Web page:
I am about halfway through my story, and I realized I haven't brought in very much of my character's backstory. Any tips on where to bring that in, and how?

  • 1
    Is your character's backstory actually relevant to the story? Does it explain the character's motivations, or what's happening in the story? If the story doesn't require it, you might not need to bring it up.
    – user54131
    Sep 30, 2022 at 5:32

2 Answers 2


There are several ways to bring in backstory.

In the first Harry Potter book, the first chapter occurs ten years before the second chapter; Harry Potter is the boy who survived; somehow. A magical tone is introduced, the orphaned baby needs to be put with his new foster parents. It is the first time we understand that Harry Potter is not just another kid growing up to go to magic school, he is unique above all the other kids.

Try to not tell the backstory. Show it if you can. Readers can accept that characters have wondrous skills. In Butch Cassidy and the Sundance Kid, Sundance is an incredible sharpshooter with a pistol. He's trying to get hired as trail guard, the trail master wants to test his shooting skills: But insists Sundance point, take aim, and shoot at a tin. Sundance misses, then says, "Can I give this a try my way?"

The boss says "Sure," and Sundance holsters his gun, then like a gunfight draws and shoots the can, sends it flying, and shoots it again in mid-flight, and then again. The boss nods, "You're hired."

No explanation of where or how Sundance learned to shoot, ever.

A lot of writers do a lot of background work to justify their characters, and then feel compelled to share this creativity with the reader. But you don't have to do that. The work is worthwhile, to build a consistent character both emotionally, and with specific skills and limitations so you can avoid just adding new random skills to get them out of a tough spot (deus ex machina like).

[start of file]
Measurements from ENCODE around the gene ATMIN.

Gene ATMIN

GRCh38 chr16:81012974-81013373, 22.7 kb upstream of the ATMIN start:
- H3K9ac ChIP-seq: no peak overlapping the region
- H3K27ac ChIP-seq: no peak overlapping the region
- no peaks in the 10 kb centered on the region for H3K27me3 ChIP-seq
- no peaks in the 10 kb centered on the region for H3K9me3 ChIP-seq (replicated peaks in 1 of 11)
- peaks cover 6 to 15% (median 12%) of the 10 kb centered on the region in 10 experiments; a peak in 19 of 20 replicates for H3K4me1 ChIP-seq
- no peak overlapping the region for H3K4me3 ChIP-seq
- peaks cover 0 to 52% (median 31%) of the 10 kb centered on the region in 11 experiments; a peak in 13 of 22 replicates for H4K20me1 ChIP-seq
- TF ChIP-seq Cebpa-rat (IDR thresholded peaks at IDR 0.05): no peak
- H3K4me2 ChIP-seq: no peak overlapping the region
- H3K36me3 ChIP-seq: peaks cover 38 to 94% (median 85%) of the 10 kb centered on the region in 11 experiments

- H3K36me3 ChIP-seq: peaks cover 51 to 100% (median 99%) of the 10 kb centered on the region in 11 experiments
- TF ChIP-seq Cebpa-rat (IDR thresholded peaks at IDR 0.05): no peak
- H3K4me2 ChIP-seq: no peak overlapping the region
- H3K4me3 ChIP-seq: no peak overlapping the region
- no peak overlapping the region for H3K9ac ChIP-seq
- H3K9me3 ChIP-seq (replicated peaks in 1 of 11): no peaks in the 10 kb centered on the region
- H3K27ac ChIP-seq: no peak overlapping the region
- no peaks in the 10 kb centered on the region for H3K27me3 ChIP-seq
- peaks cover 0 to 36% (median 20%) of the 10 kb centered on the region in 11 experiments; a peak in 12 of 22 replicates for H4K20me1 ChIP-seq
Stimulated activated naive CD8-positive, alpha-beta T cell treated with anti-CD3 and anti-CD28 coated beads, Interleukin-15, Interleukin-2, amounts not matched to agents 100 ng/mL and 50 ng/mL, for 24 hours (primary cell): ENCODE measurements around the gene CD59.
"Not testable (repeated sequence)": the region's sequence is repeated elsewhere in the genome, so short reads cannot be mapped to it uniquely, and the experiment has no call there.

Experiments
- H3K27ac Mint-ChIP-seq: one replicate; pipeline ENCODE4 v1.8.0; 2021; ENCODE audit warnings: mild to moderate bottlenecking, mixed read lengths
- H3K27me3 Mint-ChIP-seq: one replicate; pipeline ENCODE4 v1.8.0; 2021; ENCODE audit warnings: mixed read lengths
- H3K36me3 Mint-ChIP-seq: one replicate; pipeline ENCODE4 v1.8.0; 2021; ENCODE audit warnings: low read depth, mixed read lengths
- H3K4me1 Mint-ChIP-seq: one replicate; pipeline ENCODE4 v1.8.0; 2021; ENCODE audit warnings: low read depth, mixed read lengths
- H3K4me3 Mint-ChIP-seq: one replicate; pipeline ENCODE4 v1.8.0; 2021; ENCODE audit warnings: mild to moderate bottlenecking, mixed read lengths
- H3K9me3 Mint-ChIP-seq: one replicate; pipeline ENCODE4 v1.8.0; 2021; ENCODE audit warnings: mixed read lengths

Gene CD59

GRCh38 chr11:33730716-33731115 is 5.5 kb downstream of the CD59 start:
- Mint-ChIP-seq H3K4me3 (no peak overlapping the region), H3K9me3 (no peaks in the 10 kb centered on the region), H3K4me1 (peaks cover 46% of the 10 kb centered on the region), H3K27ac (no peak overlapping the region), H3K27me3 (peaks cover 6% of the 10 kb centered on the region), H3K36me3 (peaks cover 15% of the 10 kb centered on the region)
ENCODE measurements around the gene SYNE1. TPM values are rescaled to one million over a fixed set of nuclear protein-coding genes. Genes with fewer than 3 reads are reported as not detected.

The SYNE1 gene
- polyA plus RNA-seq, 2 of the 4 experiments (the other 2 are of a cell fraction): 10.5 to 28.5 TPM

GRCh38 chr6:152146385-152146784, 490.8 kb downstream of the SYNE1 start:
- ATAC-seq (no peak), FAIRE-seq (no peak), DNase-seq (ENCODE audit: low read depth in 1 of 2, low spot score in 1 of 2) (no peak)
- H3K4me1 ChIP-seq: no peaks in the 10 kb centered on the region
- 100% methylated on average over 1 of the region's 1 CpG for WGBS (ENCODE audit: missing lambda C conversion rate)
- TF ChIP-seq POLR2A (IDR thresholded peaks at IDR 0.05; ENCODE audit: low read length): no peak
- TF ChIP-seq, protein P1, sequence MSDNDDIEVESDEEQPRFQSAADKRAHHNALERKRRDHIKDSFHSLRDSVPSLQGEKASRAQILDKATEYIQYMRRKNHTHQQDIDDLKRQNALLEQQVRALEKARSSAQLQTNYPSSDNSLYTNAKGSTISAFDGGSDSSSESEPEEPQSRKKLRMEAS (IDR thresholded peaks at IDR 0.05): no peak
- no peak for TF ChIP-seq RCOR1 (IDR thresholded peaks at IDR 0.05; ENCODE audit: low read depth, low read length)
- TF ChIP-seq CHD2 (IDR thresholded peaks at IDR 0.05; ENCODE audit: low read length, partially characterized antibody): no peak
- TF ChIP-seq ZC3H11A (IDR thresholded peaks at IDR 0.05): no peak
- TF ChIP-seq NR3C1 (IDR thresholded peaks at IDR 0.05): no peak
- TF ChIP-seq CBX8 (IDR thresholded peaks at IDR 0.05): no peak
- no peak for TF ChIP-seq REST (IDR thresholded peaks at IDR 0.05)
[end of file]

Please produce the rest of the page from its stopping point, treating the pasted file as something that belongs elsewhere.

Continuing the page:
But in Ocean's Eleven, where Ocean assembles 11 master thieves for a fantastic heist, we are barely aware of backstories. In one case, I think the pickpocket is described as the son of the best pickpocket Ocean ever knew. That's all the backstory we get on that guy. The cardsharp, we just see him at work. The acrobat, we just see him at work.

My first advice is, if you don't have a plot need to talk about backstory, just don't do it.

If you can, get away with a throwaway line, and leave it at that.

"Where did you learn to shoot like that?"

"Far as I know, I was born with a rifle in my hands. Not much else to do in them hills, but shoot and reload."

If it is not critical to the plot, leave it out. In Mission Impossible, we don't know the backstory of Ethan Hunt (Tom Cruise); how he grew up, what influenced him, how he became the Impossible Mission guy. He just is.

In an episode where we do need to know some element of his backstory, make it a turning point in his life and show it in flashback. You can just have a flashback chapter, subtitled "Twelve Years Ago." And remember, chapters have no minimum length. Always try to put such flashback chapters in a low spot in the plot, the best is places where the characters have some down time anyway. Places where you might have just skipped to the next day or week anyway.

It is always better to show backstory (in a scene the reader can imagine and vicariously experience) than to tell (in dialogue the reader should just remember). If you must, ensure there is a good reason for somebody to ask, and then try to keep it brief.

In many instances, we can take backstory for granted. I loved Mozart's music and skill from the first time I heard it, and for a decade before I learned his backstory. I admire actors, and magicians, and musicians and singers and athletes and writers, without knowing a thing about their backstory.